“Vintage-style teles had string spacing that was much more like an acoustic on the right hand. They were made for chicken-picking, so you can get your fingers between the strings,” Champion said.
Like archtops, Telecasters hold flat-wound, heavier gauge strings really well. While they’re most commonly known for their country twang, they also have a great thickness and broad tone capabilities.
Fender Player Series Telecaster
The Fender Player Series Telecaster puts a modern edge on the authentic tele tone at a price that won’t break the bank. It has a traditional solid alder body and a C-shaped maple neck with medium jumbo frets. It also has single-coil Alnico V pickups for crisp highs, and thick lows and mids.
Fender Special Edition HH Standard Telecaster
Greene’s telecasters were highly modified and he often replaced his tele pickups with humbuckers. For that fuller humbucker tone (and another $100), check out the Fender Special Edition HH. With similar specs to the Player Series Telecaster (alder body, maple neck, jumbo frets, etc.), the HH Standard is powered by a pair of chrome-covered humbuckers giving it a thicker, deeper voice and clarity.
Squier Classic Vibe ‘50s Telecaster
For beginners, Squier offers some great lower-cost options with Fender-quality parts and style. The Classic Vibe ‘50s Telecaster has the look and feel of the earliest teles, and also offers some very modern player-friendly features like a C-shaped neck with an easy-playing 9.5” radius fingerboard with narrow-tall frets. Its Fender-designed Alnico single-coil pickups bring incredible tone and warm midrange.
Much like archtops, acoustic guitars that are set up for jazz have a full warm sound, and often some added neck radius instead of the flat neck that is more common with classical guitars. Champion recommends taking a look at Cordoba classicals for jazz. As an added bonus for beginners, classical guitars have nylon strings that are easy on the fingers over hours of practice.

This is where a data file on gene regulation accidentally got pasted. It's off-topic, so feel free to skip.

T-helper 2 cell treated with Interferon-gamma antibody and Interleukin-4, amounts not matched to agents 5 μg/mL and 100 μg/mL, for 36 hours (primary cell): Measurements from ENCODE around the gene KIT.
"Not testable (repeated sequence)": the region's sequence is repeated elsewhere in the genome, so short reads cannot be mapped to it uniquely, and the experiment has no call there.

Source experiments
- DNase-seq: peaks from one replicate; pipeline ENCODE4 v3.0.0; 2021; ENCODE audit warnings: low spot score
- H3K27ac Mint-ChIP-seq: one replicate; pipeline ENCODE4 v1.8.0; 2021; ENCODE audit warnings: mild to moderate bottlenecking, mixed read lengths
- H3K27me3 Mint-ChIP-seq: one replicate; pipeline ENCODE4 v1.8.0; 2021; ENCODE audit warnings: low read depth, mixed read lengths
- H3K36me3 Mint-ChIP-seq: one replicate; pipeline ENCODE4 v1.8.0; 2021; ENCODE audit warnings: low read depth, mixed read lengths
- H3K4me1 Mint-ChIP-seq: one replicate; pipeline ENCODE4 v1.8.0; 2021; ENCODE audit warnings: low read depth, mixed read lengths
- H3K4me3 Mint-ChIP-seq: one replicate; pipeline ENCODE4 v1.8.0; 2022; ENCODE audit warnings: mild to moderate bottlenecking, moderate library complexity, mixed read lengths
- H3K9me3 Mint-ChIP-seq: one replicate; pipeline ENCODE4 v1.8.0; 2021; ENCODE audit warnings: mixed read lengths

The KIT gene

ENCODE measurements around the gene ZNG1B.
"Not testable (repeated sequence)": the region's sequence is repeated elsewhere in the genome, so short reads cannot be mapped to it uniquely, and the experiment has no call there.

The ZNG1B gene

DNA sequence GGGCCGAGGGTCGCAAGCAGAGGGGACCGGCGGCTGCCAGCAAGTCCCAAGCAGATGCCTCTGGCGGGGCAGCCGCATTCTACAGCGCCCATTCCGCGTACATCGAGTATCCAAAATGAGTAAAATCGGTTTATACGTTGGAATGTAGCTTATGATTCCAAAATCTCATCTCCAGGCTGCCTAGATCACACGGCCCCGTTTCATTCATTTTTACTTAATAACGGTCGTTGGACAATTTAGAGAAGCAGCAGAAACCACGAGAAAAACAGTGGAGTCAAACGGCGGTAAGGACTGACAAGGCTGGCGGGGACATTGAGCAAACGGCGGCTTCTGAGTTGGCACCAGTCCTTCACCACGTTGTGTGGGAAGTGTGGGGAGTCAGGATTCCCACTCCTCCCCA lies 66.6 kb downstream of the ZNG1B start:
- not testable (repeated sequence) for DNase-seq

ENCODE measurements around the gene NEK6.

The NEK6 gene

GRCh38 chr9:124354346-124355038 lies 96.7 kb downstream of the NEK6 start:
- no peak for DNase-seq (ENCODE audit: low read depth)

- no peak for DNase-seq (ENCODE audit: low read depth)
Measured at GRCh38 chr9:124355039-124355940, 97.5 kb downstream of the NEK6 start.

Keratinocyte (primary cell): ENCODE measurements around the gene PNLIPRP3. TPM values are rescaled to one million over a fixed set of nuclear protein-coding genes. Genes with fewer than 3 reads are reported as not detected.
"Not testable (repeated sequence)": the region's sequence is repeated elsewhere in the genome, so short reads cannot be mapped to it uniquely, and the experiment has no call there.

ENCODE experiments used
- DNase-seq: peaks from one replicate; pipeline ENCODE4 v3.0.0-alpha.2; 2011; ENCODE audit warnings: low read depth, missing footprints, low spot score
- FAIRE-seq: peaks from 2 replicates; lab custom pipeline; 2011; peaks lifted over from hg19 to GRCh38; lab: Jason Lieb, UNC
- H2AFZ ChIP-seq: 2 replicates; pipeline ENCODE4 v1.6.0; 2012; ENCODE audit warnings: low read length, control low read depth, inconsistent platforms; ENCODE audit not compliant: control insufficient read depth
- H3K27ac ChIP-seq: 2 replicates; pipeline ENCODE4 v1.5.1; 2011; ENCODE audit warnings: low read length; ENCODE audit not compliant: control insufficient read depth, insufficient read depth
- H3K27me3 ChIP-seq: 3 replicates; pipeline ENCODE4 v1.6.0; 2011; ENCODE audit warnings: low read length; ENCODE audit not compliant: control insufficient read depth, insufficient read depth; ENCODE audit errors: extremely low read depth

Acoustics like Cordoba’s C10 are crafted specifically to be a crossover guitar perfect for jazz, but as you can imagine are over $1,000. Here is a more affordable acoustic option from Cordoba for the beginner level.
With a solid Canadian cedar top and mahogany back and sides, the Cordoba C5-CE is well-constructed with classical tone woods and the benefit of a cutaway body for easy access to higher frets. The neck of the C5 is also slightly thinner making it easier for jazz chording and lines.
As a bonus, the C5-CE is an acoustic-electric with Fishman 2-band pickup system that is great for gigging.
Setup and Strings
As noted if you go the electric guitar route, you’re likely to need a setup when you buy since most guitars come with lighter gauge strings. The first thing you’re going to want to do is have heavy gauge strings put on and get a professional setup to keep a playable action and accurate intonation.
Flatwound strings are the go-to for jazz, and Champion recommends D-Addario XL Chromes, either light (12-52) or medium (13-56). At around $20 a set, it’s a moderate expense and well worth the investment toward your lessons.
Remember, there are a lot of options to get you started playing jazz guitar. Don’t limit yourself. Look around at what some of your favorite jazz musicians play and think about where you want jazz music to take you before you groove.